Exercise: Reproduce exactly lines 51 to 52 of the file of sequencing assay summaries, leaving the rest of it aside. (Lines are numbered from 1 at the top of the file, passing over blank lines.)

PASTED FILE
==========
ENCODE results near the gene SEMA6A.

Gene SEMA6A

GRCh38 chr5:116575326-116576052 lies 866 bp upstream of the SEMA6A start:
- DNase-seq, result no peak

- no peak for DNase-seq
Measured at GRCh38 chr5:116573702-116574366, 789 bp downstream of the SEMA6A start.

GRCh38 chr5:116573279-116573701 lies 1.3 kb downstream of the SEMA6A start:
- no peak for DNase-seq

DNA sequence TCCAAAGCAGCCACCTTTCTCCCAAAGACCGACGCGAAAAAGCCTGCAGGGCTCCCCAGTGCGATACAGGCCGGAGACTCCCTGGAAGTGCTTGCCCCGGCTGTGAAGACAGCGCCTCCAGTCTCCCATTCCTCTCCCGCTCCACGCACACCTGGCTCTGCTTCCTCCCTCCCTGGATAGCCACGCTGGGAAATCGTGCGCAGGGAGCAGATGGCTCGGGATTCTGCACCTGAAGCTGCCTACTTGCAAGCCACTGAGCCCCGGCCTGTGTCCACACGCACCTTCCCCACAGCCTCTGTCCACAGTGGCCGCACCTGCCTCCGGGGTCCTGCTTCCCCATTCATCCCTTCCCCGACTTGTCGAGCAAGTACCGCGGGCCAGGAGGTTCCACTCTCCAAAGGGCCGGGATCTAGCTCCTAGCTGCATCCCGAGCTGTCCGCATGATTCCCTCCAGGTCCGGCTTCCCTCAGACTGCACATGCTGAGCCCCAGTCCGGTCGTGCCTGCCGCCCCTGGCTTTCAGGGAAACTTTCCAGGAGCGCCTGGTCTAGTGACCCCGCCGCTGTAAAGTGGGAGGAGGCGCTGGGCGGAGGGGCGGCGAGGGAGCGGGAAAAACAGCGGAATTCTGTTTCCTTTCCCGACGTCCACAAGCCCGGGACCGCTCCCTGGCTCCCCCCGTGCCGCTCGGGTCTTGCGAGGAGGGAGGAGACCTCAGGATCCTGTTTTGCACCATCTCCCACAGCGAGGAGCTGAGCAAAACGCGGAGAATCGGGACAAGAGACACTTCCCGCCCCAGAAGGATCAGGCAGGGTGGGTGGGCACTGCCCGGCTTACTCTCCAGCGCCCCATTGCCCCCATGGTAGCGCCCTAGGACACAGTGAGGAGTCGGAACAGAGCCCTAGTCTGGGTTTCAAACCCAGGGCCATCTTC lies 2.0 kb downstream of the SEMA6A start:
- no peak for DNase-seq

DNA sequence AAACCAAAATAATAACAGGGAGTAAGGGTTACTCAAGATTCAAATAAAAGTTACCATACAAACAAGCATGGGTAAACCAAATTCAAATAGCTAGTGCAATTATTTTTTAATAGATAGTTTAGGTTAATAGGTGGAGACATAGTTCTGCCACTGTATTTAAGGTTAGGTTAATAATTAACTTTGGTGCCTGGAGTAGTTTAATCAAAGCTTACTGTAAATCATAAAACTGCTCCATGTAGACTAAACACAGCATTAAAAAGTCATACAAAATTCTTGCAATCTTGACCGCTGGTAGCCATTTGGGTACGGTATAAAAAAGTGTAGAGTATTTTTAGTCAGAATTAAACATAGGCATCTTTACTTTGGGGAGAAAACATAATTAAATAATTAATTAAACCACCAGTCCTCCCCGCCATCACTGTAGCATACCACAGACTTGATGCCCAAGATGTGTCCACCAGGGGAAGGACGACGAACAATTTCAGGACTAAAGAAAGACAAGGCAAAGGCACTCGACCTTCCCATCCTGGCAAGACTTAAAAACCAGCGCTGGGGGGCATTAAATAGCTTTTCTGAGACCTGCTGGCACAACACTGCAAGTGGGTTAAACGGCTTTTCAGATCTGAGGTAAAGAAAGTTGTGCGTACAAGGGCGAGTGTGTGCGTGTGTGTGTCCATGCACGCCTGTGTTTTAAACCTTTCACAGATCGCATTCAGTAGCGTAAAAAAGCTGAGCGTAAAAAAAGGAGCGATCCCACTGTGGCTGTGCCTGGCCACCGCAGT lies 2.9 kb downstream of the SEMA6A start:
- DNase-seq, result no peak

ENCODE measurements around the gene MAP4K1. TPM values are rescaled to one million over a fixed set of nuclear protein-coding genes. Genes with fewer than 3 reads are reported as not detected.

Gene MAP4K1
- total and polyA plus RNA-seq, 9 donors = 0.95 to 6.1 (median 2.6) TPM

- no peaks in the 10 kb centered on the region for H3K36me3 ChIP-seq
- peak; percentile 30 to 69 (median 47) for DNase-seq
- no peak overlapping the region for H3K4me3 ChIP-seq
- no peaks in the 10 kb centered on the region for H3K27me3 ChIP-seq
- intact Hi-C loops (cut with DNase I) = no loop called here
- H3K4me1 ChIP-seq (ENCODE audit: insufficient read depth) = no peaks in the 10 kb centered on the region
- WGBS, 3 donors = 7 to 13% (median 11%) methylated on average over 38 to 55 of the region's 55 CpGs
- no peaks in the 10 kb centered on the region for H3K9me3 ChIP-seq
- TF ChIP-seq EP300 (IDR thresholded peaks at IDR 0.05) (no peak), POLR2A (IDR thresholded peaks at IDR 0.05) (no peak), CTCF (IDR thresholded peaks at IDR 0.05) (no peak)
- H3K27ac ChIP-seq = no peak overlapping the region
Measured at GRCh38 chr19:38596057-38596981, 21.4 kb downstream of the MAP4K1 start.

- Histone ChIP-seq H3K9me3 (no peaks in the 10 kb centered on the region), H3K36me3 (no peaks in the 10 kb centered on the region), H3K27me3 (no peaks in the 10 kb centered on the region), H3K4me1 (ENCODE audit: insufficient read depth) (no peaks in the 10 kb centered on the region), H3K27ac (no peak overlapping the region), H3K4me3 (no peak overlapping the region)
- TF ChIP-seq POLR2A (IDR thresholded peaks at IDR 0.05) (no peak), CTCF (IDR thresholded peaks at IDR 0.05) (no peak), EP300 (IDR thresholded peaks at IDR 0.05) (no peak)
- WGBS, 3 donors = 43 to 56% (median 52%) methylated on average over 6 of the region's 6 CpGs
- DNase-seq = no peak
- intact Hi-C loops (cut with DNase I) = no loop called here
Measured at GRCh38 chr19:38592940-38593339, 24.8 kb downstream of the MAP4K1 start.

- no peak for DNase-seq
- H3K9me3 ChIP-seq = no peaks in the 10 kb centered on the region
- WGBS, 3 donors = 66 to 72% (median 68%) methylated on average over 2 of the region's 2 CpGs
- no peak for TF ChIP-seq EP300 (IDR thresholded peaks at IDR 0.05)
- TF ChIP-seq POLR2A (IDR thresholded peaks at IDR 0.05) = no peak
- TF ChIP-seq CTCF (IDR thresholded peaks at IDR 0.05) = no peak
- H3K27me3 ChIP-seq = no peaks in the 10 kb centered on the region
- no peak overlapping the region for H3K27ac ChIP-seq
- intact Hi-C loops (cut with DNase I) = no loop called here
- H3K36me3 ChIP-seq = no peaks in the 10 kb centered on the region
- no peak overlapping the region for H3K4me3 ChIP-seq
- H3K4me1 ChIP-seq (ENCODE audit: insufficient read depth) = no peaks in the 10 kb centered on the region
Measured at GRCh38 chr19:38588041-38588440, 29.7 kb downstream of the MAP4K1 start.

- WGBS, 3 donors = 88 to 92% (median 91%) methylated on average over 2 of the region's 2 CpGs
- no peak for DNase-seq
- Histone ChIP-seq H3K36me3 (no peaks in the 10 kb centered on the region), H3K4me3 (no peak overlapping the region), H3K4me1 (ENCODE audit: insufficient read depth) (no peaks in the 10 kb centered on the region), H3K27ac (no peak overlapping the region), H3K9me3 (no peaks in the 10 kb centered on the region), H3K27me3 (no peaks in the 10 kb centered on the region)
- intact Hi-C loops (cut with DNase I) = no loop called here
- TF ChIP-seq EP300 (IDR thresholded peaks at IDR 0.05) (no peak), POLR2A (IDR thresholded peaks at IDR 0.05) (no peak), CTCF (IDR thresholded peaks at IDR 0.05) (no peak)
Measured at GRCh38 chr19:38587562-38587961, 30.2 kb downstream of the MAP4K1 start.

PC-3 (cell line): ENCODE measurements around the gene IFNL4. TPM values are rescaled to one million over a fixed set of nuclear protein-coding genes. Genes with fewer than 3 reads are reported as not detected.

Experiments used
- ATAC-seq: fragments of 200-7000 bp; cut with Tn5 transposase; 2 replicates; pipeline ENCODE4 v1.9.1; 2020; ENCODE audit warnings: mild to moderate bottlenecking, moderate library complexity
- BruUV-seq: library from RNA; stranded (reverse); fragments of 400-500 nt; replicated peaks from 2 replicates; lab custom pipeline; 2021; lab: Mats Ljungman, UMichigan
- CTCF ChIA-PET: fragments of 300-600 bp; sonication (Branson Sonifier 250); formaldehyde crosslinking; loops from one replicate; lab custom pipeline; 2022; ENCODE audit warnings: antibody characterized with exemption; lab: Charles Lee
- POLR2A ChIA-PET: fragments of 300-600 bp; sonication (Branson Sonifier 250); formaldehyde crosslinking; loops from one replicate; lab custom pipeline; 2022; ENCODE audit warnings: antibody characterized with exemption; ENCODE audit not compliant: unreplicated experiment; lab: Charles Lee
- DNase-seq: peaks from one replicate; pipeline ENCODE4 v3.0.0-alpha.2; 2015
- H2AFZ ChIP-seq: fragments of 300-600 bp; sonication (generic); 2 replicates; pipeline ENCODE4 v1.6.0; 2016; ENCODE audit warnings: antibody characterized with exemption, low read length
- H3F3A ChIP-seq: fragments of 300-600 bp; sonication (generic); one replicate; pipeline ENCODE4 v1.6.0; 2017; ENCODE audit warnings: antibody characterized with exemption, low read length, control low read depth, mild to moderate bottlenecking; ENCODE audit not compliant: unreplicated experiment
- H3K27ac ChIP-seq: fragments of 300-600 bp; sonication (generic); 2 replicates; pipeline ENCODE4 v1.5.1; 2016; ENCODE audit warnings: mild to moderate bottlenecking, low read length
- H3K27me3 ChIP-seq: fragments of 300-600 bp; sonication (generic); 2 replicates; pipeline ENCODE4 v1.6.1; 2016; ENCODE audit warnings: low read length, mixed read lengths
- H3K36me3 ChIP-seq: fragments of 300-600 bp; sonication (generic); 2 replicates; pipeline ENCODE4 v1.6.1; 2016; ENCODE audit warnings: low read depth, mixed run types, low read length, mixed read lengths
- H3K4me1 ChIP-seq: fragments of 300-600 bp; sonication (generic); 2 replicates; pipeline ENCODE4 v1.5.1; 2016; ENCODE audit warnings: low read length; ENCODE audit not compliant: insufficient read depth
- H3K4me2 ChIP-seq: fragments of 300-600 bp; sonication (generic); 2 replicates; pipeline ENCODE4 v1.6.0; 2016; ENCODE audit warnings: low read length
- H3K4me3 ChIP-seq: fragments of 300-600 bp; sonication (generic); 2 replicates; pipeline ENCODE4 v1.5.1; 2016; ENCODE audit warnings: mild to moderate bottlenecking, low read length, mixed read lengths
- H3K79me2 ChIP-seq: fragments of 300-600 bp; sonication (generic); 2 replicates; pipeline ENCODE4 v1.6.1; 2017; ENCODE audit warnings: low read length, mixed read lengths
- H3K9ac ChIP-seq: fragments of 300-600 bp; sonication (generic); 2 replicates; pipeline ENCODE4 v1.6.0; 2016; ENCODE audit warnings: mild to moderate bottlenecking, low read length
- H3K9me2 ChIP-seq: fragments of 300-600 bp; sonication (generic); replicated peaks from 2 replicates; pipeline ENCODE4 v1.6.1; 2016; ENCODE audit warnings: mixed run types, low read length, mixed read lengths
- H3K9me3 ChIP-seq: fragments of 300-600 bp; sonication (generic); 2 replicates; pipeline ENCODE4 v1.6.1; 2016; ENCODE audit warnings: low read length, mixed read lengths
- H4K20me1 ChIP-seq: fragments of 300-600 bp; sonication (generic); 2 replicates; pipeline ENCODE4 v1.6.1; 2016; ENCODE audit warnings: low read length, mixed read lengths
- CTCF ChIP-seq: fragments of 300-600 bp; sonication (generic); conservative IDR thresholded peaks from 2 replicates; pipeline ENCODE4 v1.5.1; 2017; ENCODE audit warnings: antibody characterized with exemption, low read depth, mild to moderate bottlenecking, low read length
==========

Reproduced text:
Measured at GRCh38 chr19:38587562-38587961, 30.2 kb downstream of the MAP4K1 start.

PC-3 (cell line): ENCODE measurements around the gene IFNL4. TPM values are rescaled to one million over a fixed set of nuclear protein-coding genes. Genes with fewer than 3 reads are reported as not detected.